If you’re tired of the same boring but efficient route that Google (NASDAQ:GOOG) or Apple (NASDAQ:AAPL) Maps recommend, Yahoo (NASDAQ:YHOO) might soon have an alternative that could make your commute a little more enjoyable.
Wired reports that Yahoo researchers, working in a lab in Barcelona, are building a maps application that takes users the scenic route. The abstract of a paper that describes the research, published by Daniele Quercia and Luca Maria Aiello of Yahoo and Rossano Schifanella of the University of Torino, explains that the software’s goal is to “automatically suggest routes that are not only short but also emotionally pleasant.”
The methodology, which relied on crowdsourced data is briefly explained: “To quantify the extent to which urban locations are pleasant, we use data from a crowd-sourcing platform that shows two street scenes in London (out of hundreds), and a user votes on which one looks more beautiful, quiet, and happy. We consider votes from more than 3.3K individuals and translate them into quantitative measures of location perceptions. We arrange those locations into a graph upon which we learn pleasant routes. Based on a quantitative validation, we find that, compared to the shortest routes, the recommended ones add just a few extra walking minutes and are indeed perceived to be more beautiful, quiet, and happy.”
The researchers used data from Urban Gems, a site that takes for its tagline the aspiration of “crowdsourcing quiet, beauty, and happiness.” The site asks users to view two photos side by side, comparing the two, and answering a question: “Which place do you find more beautiful?”; “Which place makes you happier?”; or “Which place do you find more quiet?” And 3,300 people compared streets in London. From the resulting data, the researchers mapped routes that passed by the highest-rated spots.
As Wired’s Kyle VanHemert points out, our adoption of algorithms, data, connectivity, and technology as a whole have hinged on the “promise of efficiency,” with every app, tool, and piece of software marketed on the premise that it’ll enable us to complete a task, or multiple tasks, more quickly, more easily, more efficiently. The concept of the “scenic route,” once common in an era of navigation by paper roadmap, is no longer familiar in the age of driving directions dictated by Siri.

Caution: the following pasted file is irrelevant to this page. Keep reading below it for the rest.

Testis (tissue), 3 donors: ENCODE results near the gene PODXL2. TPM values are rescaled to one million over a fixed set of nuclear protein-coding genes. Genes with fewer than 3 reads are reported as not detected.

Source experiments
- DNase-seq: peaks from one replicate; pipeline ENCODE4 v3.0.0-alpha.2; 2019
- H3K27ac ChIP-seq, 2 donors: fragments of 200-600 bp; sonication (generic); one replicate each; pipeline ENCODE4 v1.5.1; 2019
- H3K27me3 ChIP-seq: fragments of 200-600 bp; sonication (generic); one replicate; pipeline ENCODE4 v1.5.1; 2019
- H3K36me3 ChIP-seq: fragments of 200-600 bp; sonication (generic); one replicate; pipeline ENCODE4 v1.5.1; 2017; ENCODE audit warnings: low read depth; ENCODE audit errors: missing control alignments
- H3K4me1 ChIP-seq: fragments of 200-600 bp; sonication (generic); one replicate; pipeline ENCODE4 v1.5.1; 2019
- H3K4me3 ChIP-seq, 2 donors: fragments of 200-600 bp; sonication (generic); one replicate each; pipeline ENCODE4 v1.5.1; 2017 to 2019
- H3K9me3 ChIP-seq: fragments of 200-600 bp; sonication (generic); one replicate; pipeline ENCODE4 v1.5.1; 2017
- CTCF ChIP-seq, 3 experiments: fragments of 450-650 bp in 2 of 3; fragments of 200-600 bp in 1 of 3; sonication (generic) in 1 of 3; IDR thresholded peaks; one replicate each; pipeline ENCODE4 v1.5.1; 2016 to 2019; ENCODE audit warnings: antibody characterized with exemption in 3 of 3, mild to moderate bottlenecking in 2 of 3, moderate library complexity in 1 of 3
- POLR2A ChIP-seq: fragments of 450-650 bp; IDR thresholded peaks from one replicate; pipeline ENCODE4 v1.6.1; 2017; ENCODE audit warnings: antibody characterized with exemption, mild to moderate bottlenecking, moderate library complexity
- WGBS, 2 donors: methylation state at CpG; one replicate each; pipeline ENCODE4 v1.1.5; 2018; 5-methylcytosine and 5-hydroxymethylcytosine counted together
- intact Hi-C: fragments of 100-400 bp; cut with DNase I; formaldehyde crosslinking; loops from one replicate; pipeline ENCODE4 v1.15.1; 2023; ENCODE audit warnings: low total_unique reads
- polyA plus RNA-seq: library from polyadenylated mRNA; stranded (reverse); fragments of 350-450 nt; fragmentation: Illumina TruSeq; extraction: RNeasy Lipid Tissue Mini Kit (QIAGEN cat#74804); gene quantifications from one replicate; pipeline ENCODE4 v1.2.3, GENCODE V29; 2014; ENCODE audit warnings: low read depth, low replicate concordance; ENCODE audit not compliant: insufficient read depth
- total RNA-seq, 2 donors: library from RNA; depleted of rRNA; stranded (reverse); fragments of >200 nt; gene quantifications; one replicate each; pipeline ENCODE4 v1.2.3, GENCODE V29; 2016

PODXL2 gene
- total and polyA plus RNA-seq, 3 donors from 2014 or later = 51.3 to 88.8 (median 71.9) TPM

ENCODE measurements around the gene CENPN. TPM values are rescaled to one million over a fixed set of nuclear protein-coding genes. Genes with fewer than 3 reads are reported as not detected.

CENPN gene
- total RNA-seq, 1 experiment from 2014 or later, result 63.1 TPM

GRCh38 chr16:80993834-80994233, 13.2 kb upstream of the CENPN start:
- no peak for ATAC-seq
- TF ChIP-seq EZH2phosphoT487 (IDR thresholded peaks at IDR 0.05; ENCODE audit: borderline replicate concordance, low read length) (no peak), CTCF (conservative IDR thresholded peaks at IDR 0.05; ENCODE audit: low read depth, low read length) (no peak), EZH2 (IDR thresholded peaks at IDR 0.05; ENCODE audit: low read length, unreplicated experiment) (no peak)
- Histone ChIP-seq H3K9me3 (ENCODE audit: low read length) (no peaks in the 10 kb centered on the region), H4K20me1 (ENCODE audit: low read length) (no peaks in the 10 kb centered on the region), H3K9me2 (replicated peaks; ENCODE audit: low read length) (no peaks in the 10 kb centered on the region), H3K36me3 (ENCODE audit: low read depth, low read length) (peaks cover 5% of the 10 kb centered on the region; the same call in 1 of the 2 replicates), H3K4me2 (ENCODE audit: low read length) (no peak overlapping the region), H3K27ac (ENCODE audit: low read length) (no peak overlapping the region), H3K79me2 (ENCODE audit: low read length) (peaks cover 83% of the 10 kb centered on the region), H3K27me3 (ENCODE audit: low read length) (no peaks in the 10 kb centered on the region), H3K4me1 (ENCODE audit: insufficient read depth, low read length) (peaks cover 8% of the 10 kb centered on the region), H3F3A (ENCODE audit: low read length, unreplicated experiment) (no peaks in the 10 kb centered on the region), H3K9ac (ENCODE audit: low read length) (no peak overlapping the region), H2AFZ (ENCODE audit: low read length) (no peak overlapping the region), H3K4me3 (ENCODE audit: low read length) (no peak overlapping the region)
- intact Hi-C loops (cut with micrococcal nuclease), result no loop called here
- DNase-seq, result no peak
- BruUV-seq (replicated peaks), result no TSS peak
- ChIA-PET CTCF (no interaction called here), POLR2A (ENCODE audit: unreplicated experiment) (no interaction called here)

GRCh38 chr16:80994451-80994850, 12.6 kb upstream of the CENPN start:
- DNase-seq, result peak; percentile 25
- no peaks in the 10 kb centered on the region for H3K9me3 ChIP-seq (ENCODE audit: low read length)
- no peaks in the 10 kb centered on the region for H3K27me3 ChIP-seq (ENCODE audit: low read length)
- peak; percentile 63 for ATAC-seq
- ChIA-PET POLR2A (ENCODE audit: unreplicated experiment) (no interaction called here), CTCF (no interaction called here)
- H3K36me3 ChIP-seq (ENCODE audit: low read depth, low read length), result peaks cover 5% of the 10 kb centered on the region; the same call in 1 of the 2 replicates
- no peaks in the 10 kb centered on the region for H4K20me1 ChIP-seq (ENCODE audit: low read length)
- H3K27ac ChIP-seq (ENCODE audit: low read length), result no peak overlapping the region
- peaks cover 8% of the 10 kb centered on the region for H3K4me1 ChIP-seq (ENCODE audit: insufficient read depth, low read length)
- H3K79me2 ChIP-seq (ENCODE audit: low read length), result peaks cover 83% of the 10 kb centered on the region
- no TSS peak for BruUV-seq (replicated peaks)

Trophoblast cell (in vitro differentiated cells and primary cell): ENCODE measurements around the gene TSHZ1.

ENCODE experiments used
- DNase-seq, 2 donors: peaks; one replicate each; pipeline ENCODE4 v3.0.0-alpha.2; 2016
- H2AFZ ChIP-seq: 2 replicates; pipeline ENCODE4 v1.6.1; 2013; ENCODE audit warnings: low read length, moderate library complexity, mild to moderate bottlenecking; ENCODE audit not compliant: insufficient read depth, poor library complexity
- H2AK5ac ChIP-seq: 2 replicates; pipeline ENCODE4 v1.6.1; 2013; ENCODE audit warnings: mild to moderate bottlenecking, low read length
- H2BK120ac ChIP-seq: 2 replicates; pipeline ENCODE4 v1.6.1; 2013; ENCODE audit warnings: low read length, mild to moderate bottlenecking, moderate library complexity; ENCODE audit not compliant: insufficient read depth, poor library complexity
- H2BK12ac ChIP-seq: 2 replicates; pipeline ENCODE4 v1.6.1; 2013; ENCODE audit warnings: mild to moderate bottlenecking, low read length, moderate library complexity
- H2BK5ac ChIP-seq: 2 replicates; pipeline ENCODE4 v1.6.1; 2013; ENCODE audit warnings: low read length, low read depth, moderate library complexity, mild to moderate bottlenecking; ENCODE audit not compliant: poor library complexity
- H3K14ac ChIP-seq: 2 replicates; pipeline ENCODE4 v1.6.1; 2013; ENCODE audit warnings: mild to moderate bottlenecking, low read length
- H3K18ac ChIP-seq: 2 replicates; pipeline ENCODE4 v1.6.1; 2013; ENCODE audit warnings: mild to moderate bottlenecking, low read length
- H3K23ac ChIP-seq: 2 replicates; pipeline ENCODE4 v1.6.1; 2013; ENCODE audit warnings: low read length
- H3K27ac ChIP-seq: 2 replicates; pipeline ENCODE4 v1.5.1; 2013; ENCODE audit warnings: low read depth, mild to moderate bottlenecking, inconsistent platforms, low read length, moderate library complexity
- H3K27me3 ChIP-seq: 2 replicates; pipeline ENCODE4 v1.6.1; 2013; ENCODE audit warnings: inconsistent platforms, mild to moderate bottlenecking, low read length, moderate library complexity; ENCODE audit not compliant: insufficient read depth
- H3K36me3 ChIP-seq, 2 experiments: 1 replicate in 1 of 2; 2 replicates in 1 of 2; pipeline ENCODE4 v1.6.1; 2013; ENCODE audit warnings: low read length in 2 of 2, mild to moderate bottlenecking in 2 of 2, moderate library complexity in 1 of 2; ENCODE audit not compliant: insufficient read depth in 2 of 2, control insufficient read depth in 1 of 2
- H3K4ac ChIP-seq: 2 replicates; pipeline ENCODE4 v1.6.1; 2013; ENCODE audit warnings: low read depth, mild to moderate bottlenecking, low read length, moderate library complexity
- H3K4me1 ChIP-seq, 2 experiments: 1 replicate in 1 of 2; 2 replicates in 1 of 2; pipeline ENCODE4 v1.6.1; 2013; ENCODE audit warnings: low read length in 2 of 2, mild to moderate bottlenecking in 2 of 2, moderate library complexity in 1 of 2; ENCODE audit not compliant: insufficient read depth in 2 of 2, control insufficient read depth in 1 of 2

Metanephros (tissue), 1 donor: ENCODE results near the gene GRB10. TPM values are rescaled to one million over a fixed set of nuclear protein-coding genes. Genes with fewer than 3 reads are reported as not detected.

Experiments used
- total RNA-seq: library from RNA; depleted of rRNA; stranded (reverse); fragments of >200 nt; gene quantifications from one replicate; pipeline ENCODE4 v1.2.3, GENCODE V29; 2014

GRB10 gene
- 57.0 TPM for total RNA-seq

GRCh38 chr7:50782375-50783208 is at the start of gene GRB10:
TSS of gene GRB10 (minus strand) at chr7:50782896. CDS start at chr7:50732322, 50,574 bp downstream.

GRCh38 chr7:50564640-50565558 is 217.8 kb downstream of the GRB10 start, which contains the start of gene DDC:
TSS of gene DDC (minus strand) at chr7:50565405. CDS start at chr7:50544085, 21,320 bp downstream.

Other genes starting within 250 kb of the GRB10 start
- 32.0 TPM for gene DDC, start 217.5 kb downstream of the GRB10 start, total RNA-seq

And though VanHemert notes that “efficiency isn’t everything,” it certainly is ubiquitous, as evidenced by the dominance of Google Maps. “The cult of efficiency may not have any idol more awesome than Google Maps, which has made the world more knowable–and navigable–than ever before,” he wrote. “It’s an incredible achievement by Google and its partners, and it’s an indispensable tool for the rest of us.”
Looking to find a viable alternative to that single-minded focus on the shortest route, the researchers began to explore how to scale up the experiment. They substituted Flickr data for the initial set of photos determined by user votes, and built an algorithm to replicate the results obtained with the human-curated sample: “To test the generality of our approach, we consider Flickr metadata of more than 3.7M pictures in London and 1.3M in Boston, compute proxies for the crowdsourced beauty dimension (the one for which we have collected the most votes), and evaluate those proxies with 30 participants in London and 54 in Boston.”
Users preferred the algorithm’s routes — the “beautiful, quiet, and happy” route — to the shortest route. The scenic routes only added a few minutes to the time required for their standard, more efficient alternatives, which users seemed to consider an acceptable trade-off to find a route that enabled them to enjoy a little bit more beauty as they traveled to where they needed to go. (The new routes were 12 percent longer).
The researchers are building their own app with the intention of gaining more user feedback to fine-tune the algorithms. If the app becomes a commercial offering down the road, it could give Yahoo something unique to present to users, and an incentive to use Yahoo Maps instead of the options that come preloaded on Android and iOS phones. And perhaps an app that calculates the scenic route could also change people’s perspective a little bit, shifting their focus from the fastest way to get somewhere to the route that offers an enjoyable view along the way.